The contents of the it block is the code we're going to test.

In the above example, we create a new instance of the class RSpecGreeter (which doesn't exist yet). We send the message greet (which also doesn't exist yet) to the instantiated object created (note: these two lines are standard Ruby code at this point).

Finally, we tell the testing framework that we expect the outcome of calling the greet method to be the text "Hello RSpec!", by using the RSpec syntax: eq(something).

Notice how the syntax allows it to be easily read (even by a non-technical person). These are known as assertions.

There's a lot of different RSpec assertions and we won't go into the details, but feel free to review the documentation to see all the features RSpec provides.

Creating a Helper for Our Test

There is a certain amount of boilerplate required for our tests to run. In this project, we only have one specification file but in a real project you're likely to have dozens (depending on the size of your application).

To help us reduce the boilerplate code, we'll place it inside of a special helper file that we'll load from our specification files. This file will be titled spec_helper.rb.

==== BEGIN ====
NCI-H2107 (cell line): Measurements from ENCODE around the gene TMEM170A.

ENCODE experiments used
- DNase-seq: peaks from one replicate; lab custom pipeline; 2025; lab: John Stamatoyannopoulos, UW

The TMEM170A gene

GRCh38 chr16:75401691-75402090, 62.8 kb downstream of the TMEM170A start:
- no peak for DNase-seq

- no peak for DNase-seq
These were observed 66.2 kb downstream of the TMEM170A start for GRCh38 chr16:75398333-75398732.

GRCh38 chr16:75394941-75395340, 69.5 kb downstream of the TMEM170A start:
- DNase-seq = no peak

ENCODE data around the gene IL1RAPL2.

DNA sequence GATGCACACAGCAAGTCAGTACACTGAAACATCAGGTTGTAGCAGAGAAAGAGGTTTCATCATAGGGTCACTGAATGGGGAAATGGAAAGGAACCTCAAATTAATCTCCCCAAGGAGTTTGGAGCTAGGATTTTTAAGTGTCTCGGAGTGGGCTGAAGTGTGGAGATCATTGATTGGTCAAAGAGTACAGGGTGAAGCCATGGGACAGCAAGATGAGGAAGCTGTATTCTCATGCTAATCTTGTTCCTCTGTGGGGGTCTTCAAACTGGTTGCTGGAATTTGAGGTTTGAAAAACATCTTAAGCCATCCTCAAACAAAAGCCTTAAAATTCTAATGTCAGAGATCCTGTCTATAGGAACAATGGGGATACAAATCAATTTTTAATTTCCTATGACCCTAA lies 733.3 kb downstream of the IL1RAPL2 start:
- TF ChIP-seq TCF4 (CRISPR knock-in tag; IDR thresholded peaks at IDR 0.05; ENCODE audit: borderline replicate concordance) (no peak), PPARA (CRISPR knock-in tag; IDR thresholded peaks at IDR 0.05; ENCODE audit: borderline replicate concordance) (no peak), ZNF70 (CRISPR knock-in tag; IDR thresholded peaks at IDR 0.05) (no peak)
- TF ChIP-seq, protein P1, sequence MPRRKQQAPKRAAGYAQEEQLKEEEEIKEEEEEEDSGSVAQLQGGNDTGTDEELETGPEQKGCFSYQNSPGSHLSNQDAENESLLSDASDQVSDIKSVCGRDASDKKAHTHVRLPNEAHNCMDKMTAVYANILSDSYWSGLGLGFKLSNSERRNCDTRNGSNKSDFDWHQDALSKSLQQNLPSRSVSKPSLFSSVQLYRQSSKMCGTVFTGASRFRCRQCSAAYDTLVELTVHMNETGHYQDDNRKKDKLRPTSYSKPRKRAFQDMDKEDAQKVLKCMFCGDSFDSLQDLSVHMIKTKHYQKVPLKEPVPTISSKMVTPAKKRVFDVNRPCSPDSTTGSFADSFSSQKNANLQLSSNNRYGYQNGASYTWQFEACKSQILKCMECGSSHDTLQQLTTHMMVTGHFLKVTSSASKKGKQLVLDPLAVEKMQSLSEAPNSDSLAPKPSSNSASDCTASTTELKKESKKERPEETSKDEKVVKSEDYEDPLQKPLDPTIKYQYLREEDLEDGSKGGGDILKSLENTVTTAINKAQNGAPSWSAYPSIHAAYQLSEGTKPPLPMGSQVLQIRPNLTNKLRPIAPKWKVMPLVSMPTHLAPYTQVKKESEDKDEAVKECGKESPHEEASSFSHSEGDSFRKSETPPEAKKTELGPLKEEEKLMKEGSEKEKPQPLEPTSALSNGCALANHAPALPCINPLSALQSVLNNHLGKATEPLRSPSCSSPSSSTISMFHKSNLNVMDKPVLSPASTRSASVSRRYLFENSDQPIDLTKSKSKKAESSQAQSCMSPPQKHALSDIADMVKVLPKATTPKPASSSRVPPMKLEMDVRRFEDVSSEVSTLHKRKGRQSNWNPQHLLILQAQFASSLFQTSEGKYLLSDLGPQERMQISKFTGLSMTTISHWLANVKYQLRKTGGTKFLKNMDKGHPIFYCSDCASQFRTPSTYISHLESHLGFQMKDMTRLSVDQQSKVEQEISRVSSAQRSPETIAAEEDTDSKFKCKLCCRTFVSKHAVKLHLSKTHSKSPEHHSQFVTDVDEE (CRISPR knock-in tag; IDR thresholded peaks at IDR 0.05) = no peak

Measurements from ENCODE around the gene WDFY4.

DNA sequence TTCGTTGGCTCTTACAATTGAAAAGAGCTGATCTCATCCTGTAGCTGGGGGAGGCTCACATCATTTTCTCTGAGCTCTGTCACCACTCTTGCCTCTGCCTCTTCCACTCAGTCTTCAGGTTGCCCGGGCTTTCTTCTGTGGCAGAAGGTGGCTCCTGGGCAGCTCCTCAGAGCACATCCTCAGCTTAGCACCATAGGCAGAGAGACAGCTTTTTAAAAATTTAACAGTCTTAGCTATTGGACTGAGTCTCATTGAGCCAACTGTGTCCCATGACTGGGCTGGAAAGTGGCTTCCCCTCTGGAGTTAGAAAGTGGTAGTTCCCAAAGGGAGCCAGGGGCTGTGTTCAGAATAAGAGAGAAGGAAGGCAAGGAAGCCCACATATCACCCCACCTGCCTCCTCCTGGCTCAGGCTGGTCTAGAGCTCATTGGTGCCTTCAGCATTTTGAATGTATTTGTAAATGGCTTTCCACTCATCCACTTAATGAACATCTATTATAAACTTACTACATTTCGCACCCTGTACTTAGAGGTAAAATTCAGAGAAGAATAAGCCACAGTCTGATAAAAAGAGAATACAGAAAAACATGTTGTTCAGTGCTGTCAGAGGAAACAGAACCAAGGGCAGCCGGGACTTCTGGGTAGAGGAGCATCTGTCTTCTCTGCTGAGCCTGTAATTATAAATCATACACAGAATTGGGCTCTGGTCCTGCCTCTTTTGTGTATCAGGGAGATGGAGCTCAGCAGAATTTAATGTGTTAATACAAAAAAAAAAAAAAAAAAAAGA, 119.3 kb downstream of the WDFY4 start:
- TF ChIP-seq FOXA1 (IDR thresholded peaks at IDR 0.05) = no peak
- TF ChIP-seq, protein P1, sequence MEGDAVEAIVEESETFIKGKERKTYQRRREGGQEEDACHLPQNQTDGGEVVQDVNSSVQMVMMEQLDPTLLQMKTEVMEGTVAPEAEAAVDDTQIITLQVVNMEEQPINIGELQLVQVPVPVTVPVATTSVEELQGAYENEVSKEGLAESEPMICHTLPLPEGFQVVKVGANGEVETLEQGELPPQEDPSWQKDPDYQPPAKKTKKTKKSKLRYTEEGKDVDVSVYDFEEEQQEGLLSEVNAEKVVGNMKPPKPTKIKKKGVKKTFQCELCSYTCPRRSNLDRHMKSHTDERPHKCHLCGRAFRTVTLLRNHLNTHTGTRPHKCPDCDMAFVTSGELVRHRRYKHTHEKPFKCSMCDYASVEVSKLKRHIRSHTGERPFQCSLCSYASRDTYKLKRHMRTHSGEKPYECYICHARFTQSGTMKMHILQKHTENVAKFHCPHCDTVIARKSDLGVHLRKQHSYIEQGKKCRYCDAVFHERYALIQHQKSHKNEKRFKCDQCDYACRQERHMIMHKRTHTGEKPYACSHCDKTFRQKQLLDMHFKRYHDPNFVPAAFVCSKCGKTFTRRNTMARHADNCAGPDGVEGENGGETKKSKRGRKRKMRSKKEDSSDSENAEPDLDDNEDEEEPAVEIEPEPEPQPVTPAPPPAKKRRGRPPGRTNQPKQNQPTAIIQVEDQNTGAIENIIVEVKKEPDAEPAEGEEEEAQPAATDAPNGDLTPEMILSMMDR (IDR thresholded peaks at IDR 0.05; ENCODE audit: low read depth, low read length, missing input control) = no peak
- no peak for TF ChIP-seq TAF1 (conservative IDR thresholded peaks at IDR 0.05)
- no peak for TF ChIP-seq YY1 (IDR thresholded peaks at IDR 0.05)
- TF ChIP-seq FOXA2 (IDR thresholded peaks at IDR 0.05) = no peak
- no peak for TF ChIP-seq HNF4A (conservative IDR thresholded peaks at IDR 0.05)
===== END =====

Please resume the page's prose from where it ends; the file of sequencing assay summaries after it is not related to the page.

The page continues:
This file will do a couple of things:

  • tell Ruby where our main application code is located
  • load our application code (for the tests to run against)
  • load the pry gem (helps us debug our code; if we need to).

Here is the code:

Note: the first line may look a bit cryptic, so let me explain how it works. Here we're saying we want to add the /lib/ folder to Ruby's $LOAD_PATH system variable. Whenever Ruby evaluates require 'some_file' it has a list of directories it will try and locate that file. In this instance, we're making sure that if we have the code require 'example' that Ruby will be able to locate it because it'll check our /lib/ directory and there, it'll find the file specified. This is a clever trick you will see used in a lot of Ruby gems, but it can be quite confusing if you've never seen it before.

Application Code

Our application code is going to be inside a file titled example.rb.

Before we begin writing any application code, remember that we're doing this project TDD. So we're going to let the tests in our specification file guide us on what to do first.